A week later, with Venus just past its point of greatest brilliancy, I shot the planet by daylight in the early evening sky, using a telescope to zoom into the planet to show its waning crescent phase. By this time the phase was obvious in binoculars.
But Venus was now dropping rapidly from sight. By May 23, it was low in the twilight and below Mercury, then at its best for 2020 for an evening appearance from my latitude. Note the thin Moon below the planets. This was a superb sight for binoculars.
By May 29, Venus was now tough to pick out of the evening sky, and a challenge to shoot even by day, as it then stood only 8° away from the Sun. What was once obvious to the naked eye now took a computerized telescope to pick out of the noon-day blue sky. A telescope showed the now razor-thin crescent as Venus approached its June 3 “inferior conjunction” — its passage between Earth and the Sun.
I shot and narrated video footage of the thin crescent Venus, my parting shots of Venus for its evening appearance in 2020.
But in June, post inferior conjunction, it will rise very quickly into our morning sky, providing a mirror-image repeat performance as a morning star for the rest of 2020.
Venus Near Inferior Conjunction from Alan Dyer on Vimeo.
I wish you all the best and a safe and healthy time in 2020. Take some solace in what the sky can show us and in the beauty of the night.
I had the chance to test out an early sample of Canon’s new EOS Ra camera designed for deep-sky photography.
Once every 7 years astrophotographers have reason to celebrate when Canon introduces one of their “a” cameras, astronomical variants optimized for deep-sky objects, notably red nebulas.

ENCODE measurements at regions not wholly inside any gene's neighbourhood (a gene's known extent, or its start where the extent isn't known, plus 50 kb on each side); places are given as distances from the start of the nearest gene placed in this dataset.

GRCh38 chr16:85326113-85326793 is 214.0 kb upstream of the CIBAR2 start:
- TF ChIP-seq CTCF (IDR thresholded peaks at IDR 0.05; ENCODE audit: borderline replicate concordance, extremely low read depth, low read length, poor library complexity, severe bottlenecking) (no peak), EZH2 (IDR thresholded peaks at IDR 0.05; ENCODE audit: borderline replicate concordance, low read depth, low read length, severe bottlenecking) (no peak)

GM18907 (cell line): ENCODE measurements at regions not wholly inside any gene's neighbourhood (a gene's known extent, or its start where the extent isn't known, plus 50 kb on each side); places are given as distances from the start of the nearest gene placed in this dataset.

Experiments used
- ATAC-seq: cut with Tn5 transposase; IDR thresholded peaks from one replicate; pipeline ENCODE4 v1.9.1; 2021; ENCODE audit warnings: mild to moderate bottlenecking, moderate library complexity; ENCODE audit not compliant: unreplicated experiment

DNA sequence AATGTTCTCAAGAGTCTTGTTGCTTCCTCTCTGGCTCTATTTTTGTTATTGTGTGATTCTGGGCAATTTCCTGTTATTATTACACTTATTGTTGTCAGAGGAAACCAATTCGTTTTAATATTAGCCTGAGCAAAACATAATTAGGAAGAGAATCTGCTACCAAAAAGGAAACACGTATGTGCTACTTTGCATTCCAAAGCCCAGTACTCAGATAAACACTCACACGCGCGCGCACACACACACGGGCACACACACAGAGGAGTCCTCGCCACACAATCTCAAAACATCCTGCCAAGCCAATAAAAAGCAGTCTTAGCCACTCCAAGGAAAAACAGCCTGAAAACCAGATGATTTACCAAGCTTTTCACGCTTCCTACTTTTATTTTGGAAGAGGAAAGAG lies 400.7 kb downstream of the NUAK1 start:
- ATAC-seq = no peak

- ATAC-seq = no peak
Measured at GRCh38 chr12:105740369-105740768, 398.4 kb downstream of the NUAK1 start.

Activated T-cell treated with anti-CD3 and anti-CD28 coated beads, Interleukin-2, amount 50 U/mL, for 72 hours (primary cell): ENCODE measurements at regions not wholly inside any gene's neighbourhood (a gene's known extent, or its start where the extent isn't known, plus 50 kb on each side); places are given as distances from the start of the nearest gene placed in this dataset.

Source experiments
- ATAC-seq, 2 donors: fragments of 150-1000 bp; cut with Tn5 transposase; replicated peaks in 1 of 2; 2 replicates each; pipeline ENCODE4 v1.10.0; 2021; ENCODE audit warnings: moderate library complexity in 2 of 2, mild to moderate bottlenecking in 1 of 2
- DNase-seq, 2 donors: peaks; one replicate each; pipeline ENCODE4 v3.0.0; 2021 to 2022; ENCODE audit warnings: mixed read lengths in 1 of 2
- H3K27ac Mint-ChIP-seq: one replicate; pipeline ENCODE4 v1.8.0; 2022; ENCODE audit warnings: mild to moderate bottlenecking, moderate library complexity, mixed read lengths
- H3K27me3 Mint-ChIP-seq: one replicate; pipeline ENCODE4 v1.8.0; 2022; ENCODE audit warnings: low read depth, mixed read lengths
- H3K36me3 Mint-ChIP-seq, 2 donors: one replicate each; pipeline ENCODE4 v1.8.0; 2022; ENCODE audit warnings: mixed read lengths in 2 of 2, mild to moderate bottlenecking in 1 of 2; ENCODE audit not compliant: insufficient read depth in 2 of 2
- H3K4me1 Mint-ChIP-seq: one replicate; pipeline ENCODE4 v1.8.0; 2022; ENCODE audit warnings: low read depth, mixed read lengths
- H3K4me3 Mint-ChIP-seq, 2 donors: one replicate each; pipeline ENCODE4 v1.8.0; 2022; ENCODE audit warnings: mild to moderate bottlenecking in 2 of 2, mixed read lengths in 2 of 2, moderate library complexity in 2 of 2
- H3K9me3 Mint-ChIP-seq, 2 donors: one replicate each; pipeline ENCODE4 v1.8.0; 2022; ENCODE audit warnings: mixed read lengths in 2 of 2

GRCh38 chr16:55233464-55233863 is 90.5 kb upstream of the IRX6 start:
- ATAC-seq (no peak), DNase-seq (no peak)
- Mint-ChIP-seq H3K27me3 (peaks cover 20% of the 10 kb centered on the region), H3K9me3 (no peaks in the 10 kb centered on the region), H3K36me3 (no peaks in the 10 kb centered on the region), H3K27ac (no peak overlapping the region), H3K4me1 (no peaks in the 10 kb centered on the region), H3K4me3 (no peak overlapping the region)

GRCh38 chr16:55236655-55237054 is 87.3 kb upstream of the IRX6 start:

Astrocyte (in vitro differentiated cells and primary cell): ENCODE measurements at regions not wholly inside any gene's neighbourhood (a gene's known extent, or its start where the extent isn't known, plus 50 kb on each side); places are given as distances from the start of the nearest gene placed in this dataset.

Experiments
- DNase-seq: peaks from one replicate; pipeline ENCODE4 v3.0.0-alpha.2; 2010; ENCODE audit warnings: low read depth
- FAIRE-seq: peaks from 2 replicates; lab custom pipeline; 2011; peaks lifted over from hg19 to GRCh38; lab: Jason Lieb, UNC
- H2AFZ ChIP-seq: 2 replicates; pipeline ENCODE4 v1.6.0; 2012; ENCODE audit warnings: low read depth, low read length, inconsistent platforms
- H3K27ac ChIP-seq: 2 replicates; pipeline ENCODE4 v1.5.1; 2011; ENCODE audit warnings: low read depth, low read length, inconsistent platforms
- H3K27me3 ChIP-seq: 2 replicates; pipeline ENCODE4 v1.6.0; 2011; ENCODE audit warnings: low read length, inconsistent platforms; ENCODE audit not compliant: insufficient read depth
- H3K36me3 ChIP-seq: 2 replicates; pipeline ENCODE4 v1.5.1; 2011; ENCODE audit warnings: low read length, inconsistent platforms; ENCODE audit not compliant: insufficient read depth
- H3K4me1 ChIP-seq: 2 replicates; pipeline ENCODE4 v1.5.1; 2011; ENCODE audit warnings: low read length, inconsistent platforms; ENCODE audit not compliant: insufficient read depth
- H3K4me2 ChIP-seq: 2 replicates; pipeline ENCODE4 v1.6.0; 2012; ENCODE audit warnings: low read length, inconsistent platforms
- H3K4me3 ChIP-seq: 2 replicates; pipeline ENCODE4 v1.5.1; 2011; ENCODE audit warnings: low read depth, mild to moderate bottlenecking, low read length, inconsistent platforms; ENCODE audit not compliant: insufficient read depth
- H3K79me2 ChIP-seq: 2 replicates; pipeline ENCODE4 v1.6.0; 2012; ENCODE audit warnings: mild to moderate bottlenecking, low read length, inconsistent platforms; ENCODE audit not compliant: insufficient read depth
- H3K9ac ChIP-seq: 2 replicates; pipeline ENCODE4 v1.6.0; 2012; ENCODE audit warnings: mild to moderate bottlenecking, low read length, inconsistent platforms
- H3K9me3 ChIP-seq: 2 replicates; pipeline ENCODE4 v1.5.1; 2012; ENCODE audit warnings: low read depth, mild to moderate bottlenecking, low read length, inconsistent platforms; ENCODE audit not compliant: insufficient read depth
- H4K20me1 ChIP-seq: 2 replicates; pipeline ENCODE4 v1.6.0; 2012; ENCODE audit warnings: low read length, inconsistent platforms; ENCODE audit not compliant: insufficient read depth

In 2005 Canon introduced the ground-breaking 8-megapixel 20Da, the first DLSR to feature Live View for focusing. Seven years later, in 2012, Canon released the 18-megapixel 60Da, a camera I still use and love.
Both cameras were cropped-frame DSLRs.
Now in 2019, seven years after the 60Da, we have the newly-released EOS Ra, the astrophoto version of the 30-megapixel EOS R released in late 2018. The EOS R is a full-frame mirrorless camera with a sensor similar to what’s in Canon’s 5D MkIV DSLR.
Here, I present a selection of sample images taken with the new EOS Ra.
Both versions of the EOS R have identical functions and menus.
The big difference is that the EOS Ra, as did Canon’s earlier “a” models, has a factory-installed filter in front of the sensor that transmits more of the deep red “hydrogen-alpha” wavelength emitted by glowing nebulas.
Normal cameras suppress much of this deep-red light as a by-product of their filters cutting out the infra-red light that digital sensors are very sensitive to, but that would not focus well.
I was sent an early sample of the EOS Ra, and earlier this autumn also had a sample of the stock EOS R.